Specifically, cases have occurred during the off-season and have been linked to SARS-CoV-2 infection.6,7

The dietary supplement, created by the researchers at Tel-Aviv University, could potentially address this increase in respiratory viral infections seen in recent months.

A combination dietary supplement should be available to help fight COVID-19

There is a complementary relationship between zinc and zinc ionophores in containing viral infection within the cell and inhibiting viral replication for numerous respiratory viruses.1 

Although this research has been limited to laboratory-based studies, they hope to extend their research to human-based experiments. 

Professor Daniel Segal, the co-author of the study, commented, “These results are very promising, possibly enabling the development of an orally administered biological shelf treatment. Such a product will be safe, natural, and effective against several types of viruses, including new mutations and variants – clearly an important step forward.”3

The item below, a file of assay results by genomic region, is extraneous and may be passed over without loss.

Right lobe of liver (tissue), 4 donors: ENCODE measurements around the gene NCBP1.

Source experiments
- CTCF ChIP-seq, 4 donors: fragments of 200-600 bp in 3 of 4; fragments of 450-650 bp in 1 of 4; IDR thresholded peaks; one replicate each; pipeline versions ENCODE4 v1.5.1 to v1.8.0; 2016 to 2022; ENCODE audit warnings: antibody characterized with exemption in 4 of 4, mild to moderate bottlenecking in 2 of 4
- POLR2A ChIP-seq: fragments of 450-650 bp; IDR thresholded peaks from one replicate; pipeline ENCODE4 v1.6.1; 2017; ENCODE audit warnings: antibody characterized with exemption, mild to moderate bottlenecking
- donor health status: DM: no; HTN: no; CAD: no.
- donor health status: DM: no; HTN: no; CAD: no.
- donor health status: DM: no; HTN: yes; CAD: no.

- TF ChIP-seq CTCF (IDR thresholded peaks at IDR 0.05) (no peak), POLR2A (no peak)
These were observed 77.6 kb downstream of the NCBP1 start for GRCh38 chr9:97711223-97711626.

1. Kreiser, T. et al. (2022). Inhibition of Respiratory RNA Viruses by a Composition of Ionophoric Polyphenols with Metal Ions. Pharmaceuticals; 15(3): 377. Doi: 10.3390/ph15030377. 
  2. Read, S.A. et al. (2019). The Role of Zinc in Antiviral Immunity. Advances in Nutrition; 10(4):  696–710. Doi: 10.1093/advances/nmz013.
  3. Shahar, N. (2022). Researchers: We’ve found a “Healthy Weapon” Against Covid-19-dietary supplements found in pumpkin and peas. EurekAlert! Accessed Apr. 15, 2022. Retrieved from 
  4. Hwang, Y.C et al. (2022). Monoclonal antibodies for COVID-19 therapy and SARS-CoV-2 detection. Journal of Biomedical Science; 29(1). Doi: 10.1186/s12929-021-00784-w.
  5. Thorne, L.G. et al. (2021). Evolution of enhanced innate immune evasion by the SARS-CoV-2 B.1.1.7 UK variant. Nature602: 487–495. Doi: 10.1038/s41586-021-04352-y.
  6. Jones, N. (2021). Why easing COVID restrictions could prompt a fierce flu rebound. Nature; 598: 395.

Lu, D. (2021). Children’s immunity at risk. New Scientist; 250(3332): 8-9. Doi:10.1016/S0262-4079(21)00716-8.

Photo by Public Domain Pictures from Pexels

Bryn Evans
Bryn Evans
I graduated with a major in biochemistry, a minor in physics, and a certificate in business from Queen’s University. My long-term goal is to become a family physician (MD) and earn a Master’s in Public Health (MPH). I am passionate about public health, mental health, & wellness. I'm currently completing a Certificate in Effective Writing for Healthcare because I recognize how important it is to communicate effectively with the public!